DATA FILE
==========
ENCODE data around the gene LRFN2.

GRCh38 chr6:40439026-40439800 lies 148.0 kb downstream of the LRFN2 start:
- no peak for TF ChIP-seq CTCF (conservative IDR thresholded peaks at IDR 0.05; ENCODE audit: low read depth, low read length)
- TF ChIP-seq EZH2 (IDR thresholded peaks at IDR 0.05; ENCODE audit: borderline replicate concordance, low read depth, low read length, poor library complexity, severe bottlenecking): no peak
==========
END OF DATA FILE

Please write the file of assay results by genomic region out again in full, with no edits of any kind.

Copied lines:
ENCODE data around the gene LRFN2.

GRCh38 chr6:40439026-40439800 lies 148.0 kb downstream of the LRFN2 start:
- no peak for TF ChIP-seq CTCF (conservative IDR thresholded peaks at IDR 0.05; ENCODE audit: low read depth, low read length)
- TF ChIP-seq EZH2 (IDR thresholded peaks at IDR 0.05; ENCODE audit: borderline replicate concordance, low read depth, low read length, poor library complexity, severe bottlenecking): no peak